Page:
According to The Coversation, the explosion in sales of electric vehicles (EV-Electric Vehicle) in China makes many people mistakenly believe that this power will dominate the new technology segment in the future, while other countries can only. follow behind. But the truth is not entirely accurate when China’s dream of hegemony in electric cars is not easy.
Many current reports often focus too much on the technological capabilities, output and size of China’s electric vehicle market, and ignore many factors when the country wants to “invade” other markets.
The question here is not only whether China will dominate the global electric vehicle market, but also whether the powerhouse will achieve its technological, economic or geopolitical goals with electric vehicles. Are not?
Even if China makes electric cars well, will this product bring real benefits to the world’s second largest economy? Will electric cars end the divide between rich and poor based on transportation? Is there an end to traffic jams, and to limit environmental pollution in China?
Difficult to be hegemony
According to The Conversation, electric vehicles can be considered as a typical example of an industrial revolution when combining information technology with reducing greenhouse gas emissions. Therefore, any country that leads the EV segment is considered to have advantages in many aspects, from technical to economic.
Take, for example, the American car revolution of the 20th century. At that time, America’s situation compared to China’s today had many similarities. The explosion in new technology comes amid both economic and geopolitical expansion.
For the United States, cars are not only a means of transportation in the post-World War II era, but also a symbol of strength, wealth, and economic, social and technological revolution. They are similar to what people see an electric car today for the 21st century.
However, there are many differences between the US at that time and China today. While the US enjoyed the pioneering wave of many auto-related industries and its hegemonic expansion in the 20th century, China did not.
With the status of the winner, the US can spread not only geopolitical influence but also culture and art. It is the so-called “American Dream” that has contributed to the 1.4 billion cars in use on earth today.
All the riches, new technology or social change are seen through the glass of a car. America has received little competition in expanding its car culture to other countries.
But with China today, the situation of EV development is very different. First, China doesn’t have enough influence like the US once had to influence foreign markets, especially in affluent regions like Europe.
To be able to approach the West, China will have to compete with many big players like Toyota, GM, Volkswagen… Not to mention the extremely high standards of the people in front of the revolutionary new product.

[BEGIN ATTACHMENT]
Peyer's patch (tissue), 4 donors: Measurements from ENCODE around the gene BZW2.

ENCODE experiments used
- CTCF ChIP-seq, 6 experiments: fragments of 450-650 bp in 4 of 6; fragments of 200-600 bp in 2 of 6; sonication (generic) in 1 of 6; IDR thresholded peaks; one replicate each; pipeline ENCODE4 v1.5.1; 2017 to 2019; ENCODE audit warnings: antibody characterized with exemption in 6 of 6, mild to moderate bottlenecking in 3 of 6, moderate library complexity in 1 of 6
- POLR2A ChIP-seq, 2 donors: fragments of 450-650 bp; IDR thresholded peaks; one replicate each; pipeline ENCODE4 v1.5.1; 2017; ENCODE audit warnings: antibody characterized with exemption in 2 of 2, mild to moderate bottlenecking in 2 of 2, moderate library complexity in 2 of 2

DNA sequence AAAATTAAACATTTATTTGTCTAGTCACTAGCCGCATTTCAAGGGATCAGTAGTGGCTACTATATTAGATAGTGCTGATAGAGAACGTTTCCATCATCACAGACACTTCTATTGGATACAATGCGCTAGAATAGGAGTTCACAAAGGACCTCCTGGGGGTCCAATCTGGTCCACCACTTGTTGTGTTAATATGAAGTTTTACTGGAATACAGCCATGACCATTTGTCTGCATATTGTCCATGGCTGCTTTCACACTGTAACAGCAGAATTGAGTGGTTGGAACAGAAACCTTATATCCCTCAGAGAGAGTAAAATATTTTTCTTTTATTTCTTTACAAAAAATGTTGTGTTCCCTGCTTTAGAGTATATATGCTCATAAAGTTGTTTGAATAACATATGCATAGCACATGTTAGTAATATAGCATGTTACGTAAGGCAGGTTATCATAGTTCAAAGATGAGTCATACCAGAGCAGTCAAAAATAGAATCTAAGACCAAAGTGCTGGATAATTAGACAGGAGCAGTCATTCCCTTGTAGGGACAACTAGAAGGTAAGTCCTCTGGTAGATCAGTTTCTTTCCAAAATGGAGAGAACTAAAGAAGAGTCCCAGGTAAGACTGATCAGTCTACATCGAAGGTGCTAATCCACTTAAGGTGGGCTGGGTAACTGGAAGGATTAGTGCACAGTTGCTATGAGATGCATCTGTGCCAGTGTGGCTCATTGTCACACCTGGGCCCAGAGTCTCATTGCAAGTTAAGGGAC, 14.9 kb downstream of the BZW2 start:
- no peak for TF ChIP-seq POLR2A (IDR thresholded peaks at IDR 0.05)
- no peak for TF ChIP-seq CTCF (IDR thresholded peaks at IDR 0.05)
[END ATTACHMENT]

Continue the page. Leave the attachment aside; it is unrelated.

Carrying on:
In less developed markets like India, Chinese products can compete well, even if they don’t resonate in the West. But the bad reputation of “made in China” and the troubles related to geopolitics do not necessarily allow China to dominate electric cars here.
Finally, while the traditional car boomed in a period when oil was abundant and environmental pollution was not a big problem, electric cars developed in the opposite context. Western countries pay close attention to the issue of emissions, and China has not yet fully controlled the standards of EVs when it wants to export abroad.
Not as expected
In 2020, China is only behind the European Union (EU) in the number of electric and hybrid vehicles sold with 1.3 million vehicles and far ahead of the US, which only sold 328,000 vehicles. Tesla rolled into the billion-dollar market in 2019 and has continuously grown since then. The Tesla Model 3 is currently the best-selling electric vehicle in China.
Even CNBC has to admit that China’s electric car companies are ramping up production at a faster rate than Tesla did in its early days.
With 500,000 electric vehicle charging stations, five times more than the US, it is clear that China is expecting a lot from EVs, but do they really deliver what the Beijing government wants?
First it is necessary to compare a traditional car with an EV. A petrol car is simply a 4-wheel vehicle with an engine, fitted with additional utilities to serve customers. But an EV includes a complex new technology related to production lines, supply chains, materials…
However, despite their differences, one thing is for sure, they cannot solve social inequality in traffic. Even if the price of electric cars is low, people still divide the rich and the poor and judge each other by the model and price of the car you ride. So the story of electric cars here, although ending gasoline cars, does not change the distinction between rich and poor in Chinese society.
Next, electric vehicles cannot reduce greenhouse gas emissions completely because the process of manufacturing them and recycling batteries is not as clean as people think. These products also cannot combat China’s traffic jams without infrastructure development.
Many experts even suspect that China’s strong motivation for developing electric vehicles is to spy on people when they use new technology. In 2015, two hackers successfully took control of an electric vehicle during a test. These hackers have controlled the steering wheel and many other systems, thereby highlighting people’s concerns about being controlled by the government.
Obviously, China is leading in many ways in electric vehicles when the government is protected and heavily funded, plus a large market to help sales grow. But when a series of auto giants really seriously join the war, whether China will become the hegemon in this industry is still a big question.